This is unbelievable, but I think I'm finally over my Stephen King obsession. OMG. It's been years now. Oh, I still love some of his books, but my almost-complete collection of his novels? I looked through them, and decided to send the ones I loved the least off into the postal regions of Paperback Book Swap.

I've broken out of the one-writer thing I had going, and branched out enough now to where I'm comfortable reading other writers. That sounds really strange, I know, and I'm probably not saying it clearly. Whatever it was I needed out of his books, I've finally gotten it, and I don't need it any more. Other writers are stepping in-not as obsessions: I guess I needed more voices to listen to and see how they puzzle out plotting and story and character.

I love Rob Thurman's stuff. I love Alexander McCall's Ladies' Detective series. I've loved The Dresden Files for a long time now. I love that I'm back to having some faith in my old first love of SF/F again, and with some mystery series. I'm starting to like Kelley Armstrong's "Dime Store Magic" (and I usually don't like witch/vampire/werewolf stuff).

I'm not sure what changed, but there it is. Whatever cocoon there was, it's coming off. Yay!

The first six episodes were pretty good, and I enjoyed them. There was a suitable amount of creepiness (but not too much suspense and certainly no gore outside of the operating rooms). What I liked best about Kingdom Hospital was the focus on the characters. What sometimes frustrates me about movies/series/books that are based on a format where the story has scattered protagonists is how they don't communicate and *get together*!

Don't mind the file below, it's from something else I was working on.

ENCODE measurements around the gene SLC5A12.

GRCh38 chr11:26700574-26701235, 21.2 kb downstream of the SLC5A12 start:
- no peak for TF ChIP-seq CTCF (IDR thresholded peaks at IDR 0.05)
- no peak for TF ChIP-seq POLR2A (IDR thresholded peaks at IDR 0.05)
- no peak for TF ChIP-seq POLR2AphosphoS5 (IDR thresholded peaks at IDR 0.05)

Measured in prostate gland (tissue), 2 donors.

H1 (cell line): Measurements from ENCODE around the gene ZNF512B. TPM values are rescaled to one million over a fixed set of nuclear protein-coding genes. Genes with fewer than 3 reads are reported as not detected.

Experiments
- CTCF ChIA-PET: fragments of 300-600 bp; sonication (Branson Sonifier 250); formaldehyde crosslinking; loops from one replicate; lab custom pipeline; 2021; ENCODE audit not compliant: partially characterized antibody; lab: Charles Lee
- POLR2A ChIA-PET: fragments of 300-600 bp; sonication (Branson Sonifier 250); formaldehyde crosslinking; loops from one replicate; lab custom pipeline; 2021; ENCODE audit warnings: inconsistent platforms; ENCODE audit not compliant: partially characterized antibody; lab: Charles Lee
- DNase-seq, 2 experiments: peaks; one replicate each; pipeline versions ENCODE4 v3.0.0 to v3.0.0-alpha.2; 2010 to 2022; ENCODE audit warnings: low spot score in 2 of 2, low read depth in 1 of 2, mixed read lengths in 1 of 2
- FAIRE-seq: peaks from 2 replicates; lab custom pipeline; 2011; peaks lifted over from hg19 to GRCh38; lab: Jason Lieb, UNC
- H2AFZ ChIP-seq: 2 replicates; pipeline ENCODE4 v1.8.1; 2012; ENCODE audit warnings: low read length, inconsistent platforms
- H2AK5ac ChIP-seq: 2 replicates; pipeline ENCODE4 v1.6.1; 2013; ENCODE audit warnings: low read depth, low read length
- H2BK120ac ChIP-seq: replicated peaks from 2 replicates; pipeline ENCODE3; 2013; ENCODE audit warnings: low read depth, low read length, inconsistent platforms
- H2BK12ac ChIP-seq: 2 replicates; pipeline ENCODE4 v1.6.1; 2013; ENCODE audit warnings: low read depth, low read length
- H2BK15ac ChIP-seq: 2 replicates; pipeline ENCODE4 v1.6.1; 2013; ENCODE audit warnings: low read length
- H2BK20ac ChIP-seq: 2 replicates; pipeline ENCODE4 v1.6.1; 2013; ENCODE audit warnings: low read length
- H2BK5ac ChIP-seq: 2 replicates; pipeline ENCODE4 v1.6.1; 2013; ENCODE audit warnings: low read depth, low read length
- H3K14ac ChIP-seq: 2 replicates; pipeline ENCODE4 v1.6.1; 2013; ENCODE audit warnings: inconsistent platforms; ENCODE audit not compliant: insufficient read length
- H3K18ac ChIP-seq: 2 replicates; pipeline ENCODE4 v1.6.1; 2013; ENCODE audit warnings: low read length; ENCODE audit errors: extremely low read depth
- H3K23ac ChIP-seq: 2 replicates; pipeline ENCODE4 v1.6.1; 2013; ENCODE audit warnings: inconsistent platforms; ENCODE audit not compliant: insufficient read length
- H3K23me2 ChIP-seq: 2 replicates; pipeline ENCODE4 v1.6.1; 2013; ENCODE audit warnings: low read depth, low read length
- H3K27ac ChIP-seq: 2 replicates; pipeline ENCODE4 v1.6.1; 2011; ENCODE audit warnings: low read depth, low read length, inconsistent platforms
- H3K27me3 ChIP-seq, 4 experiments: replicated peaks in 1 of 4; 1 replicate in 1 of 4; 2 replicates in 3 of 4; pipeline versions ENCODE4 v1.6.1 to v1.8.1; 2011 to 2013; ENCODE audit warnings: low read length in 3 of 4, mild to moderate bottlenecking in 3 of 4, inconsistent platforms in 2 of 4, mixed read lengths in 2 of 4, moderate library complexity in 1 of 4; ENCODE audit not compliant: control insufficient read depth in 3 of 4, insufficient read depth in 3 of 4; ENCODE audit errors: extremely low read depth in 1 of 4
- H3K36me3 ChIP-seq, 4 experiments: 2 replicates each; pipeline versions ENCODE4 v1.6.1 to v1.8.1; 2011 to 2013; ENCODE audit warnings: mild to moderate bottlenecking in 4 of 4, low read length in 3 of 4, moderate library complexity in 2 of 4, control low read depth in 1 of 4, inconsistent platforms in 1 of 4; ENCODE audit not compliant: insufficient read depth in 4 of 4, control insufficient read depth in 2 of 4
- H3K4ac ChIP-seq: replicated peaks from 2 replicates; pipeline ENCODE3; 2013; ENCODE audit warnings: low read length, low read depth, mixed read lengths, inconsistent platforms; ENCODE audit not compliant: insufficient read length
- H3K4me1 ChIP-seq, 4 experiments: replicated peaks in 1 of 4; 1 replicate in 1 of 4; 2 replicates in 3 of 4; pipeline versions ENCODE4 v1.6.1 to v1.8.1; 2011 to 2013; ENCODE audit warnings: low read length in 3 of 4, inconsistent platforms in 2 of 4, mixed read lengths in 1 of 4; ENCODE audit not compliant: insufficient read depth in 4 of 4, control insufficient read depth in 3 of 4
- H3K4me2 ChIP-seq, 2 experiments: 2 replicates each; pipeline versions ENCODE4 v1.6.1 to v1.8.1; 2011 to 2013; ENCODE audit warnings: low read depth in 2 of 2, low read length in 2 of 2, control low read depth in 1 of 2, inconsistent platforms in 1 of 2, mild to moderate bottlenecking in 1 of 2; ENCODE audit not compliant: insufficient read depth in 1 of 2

That doesn't happen in Kingdom Hospital.\ The characters in this short series actually start *working together* and *sharing information* in a timely manner! It's a simple thing that for some reason, doesn't seem to happen often enough, or satisfyingly enough. I didn't mind the tangents that the series went into with story-lines and characters because, please, tell me how other series have, as King says, endless middles and often, no ending at all?

Okay...the final six episodes. I liked the introduction of the seismologist who was also clued in to the happenings. It's interesting how, even though he's clued in, like another character (the black man at the church) he's a neutral party, willing to give Stegman vital information without qualification.